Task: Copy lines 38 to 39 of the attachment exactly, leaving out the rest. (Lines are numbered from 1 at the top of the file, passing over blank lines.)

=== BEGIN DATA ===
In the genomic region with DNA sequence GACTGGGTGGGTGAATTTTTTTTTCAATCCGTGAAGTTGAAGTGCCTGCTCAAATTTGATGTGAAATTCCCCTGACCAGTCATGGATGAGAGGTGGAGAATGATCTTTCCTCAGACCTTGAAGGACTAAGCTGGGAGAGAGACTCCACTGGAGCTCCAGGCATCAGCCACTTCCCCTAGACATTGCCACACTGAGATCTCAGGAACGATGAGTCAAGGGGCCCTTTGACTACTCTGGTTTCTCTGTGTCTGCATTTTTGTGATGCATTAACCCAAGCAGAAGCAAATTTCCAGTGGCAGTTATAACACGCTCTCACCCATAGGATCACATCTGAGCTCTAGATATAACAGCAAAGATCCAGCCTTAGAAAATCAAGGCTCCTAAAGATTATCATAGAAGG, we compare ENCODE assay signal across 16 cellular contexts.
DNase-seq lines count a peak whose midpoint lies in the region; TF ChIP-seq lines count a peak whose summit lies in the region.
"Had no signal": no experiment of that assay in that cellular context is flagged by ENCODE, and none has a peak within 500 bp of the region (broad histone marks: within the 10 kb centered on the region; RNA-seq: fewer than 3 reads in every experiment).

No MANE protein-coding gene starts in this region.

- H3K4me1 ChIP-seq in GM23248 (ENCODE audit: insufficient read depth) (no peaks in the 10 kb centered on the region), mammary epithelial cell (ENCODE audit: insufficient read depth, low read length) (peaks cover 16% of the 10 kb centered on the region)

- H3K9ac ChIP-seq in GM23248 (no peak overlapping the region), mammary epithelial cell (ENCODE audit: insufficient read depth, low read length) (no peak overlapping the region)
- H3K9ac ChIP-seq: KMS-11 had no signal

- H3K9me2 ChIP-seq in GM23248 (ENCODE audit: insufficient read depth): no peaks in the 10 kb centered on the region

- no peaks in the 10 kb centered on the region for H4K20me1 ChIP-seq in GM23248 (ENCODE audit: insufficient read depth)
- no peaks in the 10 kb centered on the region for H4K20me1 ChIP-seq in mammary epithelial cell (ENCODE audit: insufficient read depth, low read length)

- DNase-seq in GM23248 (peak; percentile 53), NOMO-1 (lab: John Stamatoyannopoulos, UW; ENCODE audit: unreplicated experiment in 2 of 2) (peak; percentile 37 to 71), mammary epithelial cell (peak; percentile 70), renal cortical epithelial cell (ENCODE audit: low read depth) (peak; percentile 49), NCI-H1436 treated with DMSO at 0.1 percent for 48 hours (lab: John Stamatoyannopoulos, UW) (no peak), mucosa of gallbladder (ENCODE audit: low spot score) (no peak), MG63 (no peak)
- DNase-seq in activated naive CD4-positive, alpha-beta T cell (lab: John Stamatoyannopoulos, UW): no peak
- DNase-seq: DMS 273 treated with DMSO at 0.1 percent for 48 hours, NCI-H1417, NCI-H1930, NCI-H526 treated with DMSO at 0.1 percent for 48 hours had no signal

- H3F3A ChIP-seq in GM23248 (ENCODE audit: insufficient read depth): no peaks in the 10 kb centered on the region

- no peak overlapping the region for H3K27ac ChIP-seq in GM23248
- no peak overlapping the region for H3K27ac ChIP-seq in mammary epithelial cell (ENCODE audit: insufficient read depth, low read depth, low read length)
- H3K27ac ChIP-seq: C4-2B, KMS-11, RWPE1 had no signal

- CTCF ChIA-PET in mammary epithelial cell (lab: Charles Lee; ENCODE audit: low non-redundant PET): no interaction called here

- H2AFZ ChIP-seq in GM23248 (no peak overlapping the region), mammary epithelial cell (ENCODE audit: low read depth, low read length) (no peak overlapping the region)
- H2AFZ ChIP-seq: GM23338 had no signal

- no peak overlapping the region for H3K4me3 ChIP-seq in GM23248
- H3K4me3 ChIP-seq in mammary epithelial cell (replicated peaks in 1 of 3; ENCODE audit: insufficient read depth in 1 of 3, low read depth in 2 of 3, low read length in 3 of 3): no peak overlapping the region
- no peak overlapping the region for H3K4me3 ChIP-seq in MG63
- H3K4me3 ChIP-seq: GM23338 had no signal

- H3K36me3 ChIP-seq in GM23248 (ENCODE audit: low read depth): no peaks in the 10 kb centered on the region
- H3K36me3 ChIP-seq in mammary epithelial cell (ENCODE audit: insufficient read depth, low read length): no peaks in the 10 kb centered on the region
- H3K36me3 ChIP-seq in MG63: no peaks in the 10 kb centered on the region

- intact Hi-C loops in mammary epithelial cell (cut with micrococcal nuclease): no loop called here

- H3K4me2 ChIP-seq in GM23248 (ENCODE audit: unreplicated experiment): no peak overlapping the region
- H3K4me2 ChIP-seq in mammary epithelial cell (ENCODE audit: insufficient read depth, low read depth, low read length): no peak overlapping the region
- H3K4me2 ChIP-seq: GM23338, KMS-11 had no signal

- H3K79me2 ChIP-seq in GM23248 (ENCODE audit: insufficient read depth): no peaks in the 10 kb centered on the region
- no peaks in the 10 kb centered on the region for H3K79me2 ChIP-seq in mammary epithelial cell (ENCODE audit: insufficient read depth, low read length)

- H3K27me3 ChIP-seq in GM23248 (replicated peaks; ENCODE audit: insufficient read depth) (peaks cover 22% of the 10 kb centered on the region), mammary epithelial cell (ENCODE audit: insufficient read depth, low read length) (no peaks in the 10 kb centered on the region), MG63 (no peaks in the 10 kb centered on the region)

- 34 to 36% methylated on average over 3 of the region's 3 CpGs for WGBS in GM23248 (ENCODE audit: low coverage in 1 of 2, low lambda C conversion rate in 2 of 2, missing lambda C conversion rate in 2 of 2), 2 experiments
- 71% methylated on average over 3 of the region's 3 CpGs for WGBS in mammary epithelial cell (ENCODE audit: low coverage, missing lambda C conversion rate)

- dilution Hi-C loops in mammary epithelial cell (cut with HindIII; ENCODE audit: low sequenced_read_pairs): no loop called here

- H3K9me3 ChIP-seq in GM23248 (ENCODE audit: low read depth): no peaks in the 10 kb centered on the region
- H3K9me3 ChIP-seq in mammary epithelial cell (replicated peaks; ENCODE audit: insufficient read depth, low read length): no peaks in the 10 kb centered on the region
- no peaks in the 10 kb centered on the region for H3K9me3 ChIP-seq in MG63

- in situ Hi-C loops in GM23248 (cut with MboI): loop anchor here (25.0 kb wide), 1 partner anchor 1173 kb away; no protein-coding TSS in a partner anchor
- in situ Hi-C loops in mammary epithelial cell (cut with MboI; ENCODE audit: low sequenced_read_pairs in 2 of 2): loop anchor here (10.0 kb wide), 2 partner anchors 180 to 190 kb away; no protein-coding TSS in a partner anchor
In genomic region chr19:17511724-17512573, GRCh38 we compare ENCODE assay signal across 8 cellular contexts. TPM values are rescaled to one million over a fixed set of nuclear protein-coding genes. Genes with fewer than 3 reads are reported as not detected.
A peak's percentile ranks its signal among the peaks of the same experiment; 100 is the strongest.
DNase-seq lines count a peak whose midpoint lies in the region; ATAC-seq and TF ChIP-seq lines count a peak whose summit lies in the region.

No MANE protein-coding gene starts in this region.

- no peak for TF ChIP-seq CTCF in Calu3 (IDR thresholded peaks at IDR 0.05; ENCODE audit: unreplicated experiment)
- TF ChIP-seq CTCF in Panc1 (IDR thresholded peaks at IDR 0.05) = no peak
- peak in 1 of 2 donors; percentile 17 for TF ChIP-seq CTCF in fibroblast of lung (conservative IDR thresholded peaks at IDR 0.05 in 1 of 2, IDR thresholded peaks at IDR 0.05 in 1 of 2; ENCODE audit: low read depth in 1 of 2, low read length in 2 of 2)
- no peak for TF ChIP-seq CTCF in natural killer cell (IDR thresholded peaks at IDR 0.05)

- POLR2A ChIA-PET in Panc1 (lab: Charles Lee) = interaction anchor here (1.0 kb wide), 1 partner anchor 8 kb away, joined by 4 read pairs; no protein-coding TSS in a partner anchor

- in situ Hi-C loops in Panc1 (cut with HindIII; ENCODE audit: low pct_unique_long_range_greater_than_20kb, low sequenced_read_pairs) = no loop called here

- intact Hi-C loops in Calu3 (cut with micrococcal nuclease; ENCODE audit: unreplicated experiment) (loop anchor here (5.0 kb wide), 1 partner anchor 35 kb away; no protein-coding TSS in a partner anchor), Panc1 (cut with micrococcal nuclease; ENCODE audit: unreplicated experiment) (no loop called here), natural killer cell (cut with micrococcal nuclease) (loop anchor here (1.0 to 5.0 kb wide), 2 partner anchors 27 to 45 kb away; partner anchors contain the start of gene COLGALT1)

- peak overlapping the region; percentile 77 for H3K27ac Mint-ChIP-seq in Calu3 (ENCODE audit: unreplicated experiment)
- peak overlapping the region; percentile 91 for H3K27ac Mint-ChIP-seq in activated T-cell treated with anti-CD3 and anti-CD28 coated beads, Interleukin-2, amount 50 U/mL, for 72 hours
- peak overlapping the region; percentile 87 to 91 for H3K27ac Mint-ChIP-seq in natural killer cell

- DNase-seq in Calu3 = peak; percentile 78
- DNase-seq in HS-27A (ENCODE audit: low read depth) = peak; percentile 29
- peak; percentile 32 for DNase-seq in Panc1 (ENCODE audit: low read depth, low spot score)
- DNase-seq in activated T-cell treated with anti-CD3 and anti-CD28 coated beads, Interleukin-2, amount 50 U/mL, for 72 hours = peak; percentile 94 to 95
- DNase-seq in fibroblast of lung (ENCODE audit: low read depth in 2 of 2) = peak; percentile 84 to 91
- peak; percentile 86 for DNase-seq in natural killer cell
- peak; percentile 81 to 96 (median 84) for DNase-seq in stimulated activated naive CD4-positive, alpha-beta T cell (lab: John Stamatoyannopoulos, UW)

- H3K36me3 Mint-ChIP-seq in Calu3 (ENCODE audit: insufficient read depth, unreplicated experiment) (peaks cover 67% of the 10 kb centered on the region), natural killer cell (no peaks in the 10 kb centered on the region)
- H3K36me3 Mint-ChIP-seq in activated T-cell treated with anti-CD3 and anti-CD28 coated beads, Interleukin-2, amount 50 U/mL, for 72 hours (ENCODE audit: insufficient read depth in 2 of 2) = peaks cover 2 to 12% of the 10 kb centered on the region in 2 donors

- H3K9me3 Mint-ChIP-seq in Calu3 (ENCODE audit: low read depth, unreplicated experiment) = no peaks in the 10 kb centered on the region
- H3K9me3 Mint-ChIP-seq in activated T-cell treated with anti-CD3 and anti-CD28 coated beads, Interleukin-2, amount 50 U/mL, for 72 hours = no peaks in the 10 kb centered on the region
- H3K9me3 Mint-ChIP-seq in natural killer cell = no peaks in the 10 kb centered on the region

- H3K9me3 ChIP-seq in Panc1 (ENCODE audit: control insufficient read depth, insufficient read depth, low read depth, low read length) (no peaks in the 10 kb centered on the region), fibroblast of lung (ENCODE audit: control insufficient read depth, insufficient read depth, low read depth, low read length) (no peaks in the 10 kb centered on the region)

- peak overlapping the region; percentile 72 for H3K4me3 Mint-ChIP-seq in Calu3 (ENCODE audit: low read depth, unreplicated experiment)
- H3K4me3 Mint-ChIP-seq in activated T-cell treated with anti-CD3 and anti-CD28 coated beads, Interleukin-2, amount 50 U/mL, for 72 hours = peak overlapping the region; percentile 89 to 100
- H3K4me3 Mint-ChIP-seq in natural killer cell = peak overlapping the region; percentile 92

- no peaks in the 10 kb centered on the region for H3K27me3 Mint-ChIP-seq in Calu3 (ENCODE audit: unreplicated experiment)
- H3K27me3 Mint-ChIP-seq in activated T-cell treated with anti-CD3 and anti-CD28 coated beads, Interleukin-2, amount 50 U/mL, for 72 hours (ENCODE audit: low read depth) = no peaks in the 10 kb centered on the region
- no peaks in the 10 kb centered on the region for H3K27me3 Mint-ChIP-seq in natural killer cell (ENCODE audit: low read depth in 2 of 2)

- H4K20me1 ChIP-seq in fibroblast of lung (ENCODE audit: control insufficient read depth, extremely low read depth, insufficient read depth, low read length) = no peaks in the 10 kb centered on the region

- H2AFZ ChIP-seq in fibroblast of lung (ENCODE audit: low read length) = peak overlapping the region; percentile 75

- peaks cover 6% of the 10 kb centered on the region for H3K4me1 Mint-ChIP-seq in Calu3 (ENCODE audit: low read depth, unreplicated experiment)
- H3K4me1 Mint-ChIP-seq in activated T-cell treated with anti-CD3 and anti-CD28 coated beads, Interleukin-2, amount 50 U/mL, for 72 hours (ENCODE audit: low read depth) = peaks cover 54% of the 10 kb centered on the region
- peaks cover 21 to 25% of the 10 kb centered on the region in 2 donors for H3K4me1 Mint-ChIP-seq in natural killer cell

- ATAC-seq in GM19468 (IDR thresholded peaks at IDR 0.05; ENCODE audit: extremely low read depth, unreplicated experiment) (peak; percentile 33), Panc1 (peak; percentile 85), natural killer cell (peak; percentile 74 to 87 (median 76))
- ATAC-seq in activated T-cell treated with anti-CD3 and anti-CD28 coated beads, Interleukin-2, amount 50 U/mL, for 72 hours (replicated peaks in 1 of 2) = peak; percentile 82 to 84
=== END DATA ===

- H3K9me3 ChIP-seq in GM23248 (ENCODE audit: low read depth): no peaks in the 10 kb centered on the region
- H3K9me3 ChIP-seq in mammary epithelial cell (replicated peaks; ENCODE audit: insufficient read depth, low read length): no peaks in the 10 kb centered on the region